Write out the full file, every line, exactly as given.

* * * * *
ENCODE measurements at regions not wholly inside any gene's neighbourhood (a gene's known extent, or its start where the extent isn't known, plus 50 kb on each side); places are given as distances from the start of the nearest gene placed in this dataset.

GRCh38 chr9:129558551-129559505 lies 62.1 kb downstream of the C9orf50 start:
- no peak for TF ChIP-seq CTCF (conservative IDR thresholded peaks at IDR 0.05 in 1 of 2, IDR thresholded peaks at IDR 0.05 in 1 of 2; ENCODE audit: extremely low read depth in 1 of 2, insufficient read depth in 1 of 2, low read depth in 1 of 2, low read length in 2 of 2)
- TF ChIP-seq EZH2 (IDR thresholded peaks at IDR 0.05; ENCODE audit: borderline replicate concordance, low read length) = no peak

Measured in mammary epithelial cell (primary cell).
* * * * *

ENCODE measurements at regions not wholly inside any gene's neighbourhood (a gene's known extent, or its start where the extent isn't known, plus 50 kb on each side); places are given as distances from the start of the nearest gene placed in this dataset.

GRCh38 chr9:129558551-129559505 lies 62.1 kb downstream of the C9orf50 start:
- no peak for TF ChIP-seq CTCF (conservative IDR thresholded peaks at IDR 0.05 in 1 of 2, IDR thresholded peaks at IDR 0.05 in 1 of 2; ENCODE audit: extremely low read depth in 1 of 2, insufficient read depth in 1 of 2, low read depth in 1 of 2, low read length in 2 of 2)
- TF ChIP-seq EZH2 (IDR thresholded peaks at IDR 0.05; ENCODE audit: borderline replicate concordance, low read length) = no peak

Measured in mammary epithelial cell (primary cell).